Other albums of note included: Beirut, Gulag Orkestar (which is rather good, though has been played to death now, thanks to everyone who reads Pitchfork; see also: The Arcade Fire), Hot Chip, The Warning (think 1980s Prince meets Aphex Twin; highlight: the title track, with its contradictory combination of gentle beauty and messages of aggression), and Small Sips, The Morning Ripples (a new project from members of Sodastream and The Paradise Motel, in a somewhat Mojave 3-ish direction), New Waver, Neuters (a compilation of covers of popular songs, reinforcing New Waver's Darwinian-pessimist ideology).
There were also new albums from Belle & Sebastian (which was OK, though I'm not sure I like the 1970s rock direction they're going in) and Camera Obscura (which sounds less like Belle & Sebastian than their previous album, and takes more cues from 1960s country and Motown). Ninetynine also released a new album, though it didn't grab me quite as much as The Process and Receiving The Sounds Of Science Fiction.
The gigs of 2006 were (in chronological order):
Part of the tour promoting their new album, and it was great. For a band who are trotted out as the stereotype of music for bookish introverts, they rock pretty hard. The live version of Electronic Renaissance, which has become a staple of their gigs, is pretty good too.
He was brilliant; playing a lot of songs, some new and some old, and putting everything into it. And at the end he appeared in the corridor with an acoustic guitar and serenaded the crowd with two songs. Jens, you rock.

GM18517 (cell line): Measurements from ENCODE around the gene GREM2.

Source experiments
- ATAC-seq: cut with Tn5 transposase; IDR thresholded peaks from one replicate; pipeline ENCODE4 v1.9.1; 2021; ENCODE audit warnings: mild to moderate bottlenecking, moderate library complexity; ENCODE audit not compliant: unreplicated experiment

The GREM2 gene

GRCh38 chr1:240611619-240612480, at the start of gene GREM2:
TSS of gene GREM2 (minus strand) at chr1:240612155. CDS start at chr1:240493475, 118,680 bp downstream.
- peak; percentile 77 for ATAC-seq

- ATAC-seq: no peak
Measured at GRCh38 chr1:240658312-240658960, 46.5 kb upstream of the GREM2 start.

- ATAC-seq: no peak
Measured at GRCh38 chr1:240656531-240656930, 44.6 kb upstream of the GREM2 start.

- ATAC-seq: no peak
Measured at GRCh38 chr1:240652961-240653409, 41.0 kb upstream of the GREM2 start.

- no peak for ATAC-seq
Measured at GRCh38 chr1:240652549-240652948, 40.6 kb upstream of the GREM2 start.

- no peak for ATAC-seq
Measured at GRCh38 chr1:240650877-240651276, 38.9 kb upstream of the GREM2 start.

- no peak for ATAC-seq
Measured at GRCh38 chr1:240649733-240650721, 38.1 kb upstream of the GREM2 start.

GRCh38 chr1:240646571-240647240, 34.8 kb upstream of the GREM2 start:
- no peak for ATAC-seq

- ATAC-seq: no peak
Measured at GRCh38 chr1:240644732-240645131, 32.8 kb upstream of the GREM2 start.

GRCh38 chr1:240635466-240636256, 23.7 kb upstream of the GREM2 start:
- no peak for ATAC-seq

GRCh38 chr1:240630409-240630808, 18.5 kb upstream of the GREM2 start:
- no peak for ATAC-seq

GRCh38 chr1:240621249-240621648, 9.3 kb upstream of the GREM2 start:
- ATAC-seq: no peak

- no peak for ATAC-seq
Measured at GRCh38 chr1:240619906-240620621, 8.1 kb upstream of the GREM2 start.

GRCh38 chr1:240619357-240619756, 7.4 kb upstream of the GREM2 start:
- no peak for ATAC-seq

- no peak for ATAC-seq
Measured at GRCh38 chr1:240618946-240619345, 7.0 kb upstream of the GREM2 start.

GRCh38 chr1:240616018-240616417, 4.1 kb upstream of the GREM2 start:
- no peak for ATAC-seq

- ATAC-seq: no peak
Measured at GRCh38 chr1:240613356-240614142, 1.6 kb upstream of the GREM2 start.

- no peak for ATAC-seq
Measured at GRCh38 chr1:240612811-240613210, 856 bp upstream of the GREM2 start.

They rocked. There was so much energy and intensity. It was the same feeling I had when I saw Ninetynine for the first time at the Punters Club all those years ago. Unfortunately, the rest of the world didn't feel the same way and dataPanik, after failing to get interest, disbanded. More's the pity; though I look forward to next year's Bis reunion gig.
Another great AIH gig, with a tight performance and a 7-minute block-rocking extended version of Do The Whirlwind. They played a few new songs, which are in more of an electro-funk direction, and sound brilliant. I eagerly await their new album.
The legendary Brazilian Tropicalia band, who influenced everyone from Talking Heads to Architecture In Helsinki, played their first gig in 34 years(!), at the Barbican. It was a momentous event. The audience seemed evenly divided between Brazilians and non-Brazilians. The gig didn't disappoint; they put on an impressive performance. When they did Bat Macumba, people were dancing in their seats.
Don't get me wrong, Camera Obscura were good, but François and his friends stole the show. Playing (and swapping) a variety of instruments, from Casio keyboards to a harp, they performed some rather nice indiepop songs with a good deal of exuberant energy. They're one to watch for the UK people.
One of three Spearmint gigs I saw this year, and the lads put on a good show each time.
They were lots of fun to see. Their gig was more rock and less electro than their album sounded, and Luisa Lovefoxxx seemed to be having lots of fun on stage.
If I had a gig of the year, it would probably be this one. I went to see their first gig (on the
right north side of the Thames), and liked it so much I went to the second one the following day. There were 22 people on stage, singing, clapping, playing instruments and fruit-shaped shakers, playing around and having a great time whilst making perfect pop music. It was like the best party ever, only in the form of a pop concert.
It was a reduced touring line-up, consisting of only Laura, Cameron and a girl who was filling in for Amy, though the magic was there. The mighty juggernaut that is the Macfarlane/Potts partnership was out in full force, and they played lots of old songs, including all the favourites. I swear that Polar Angle rocks harder every time they play it.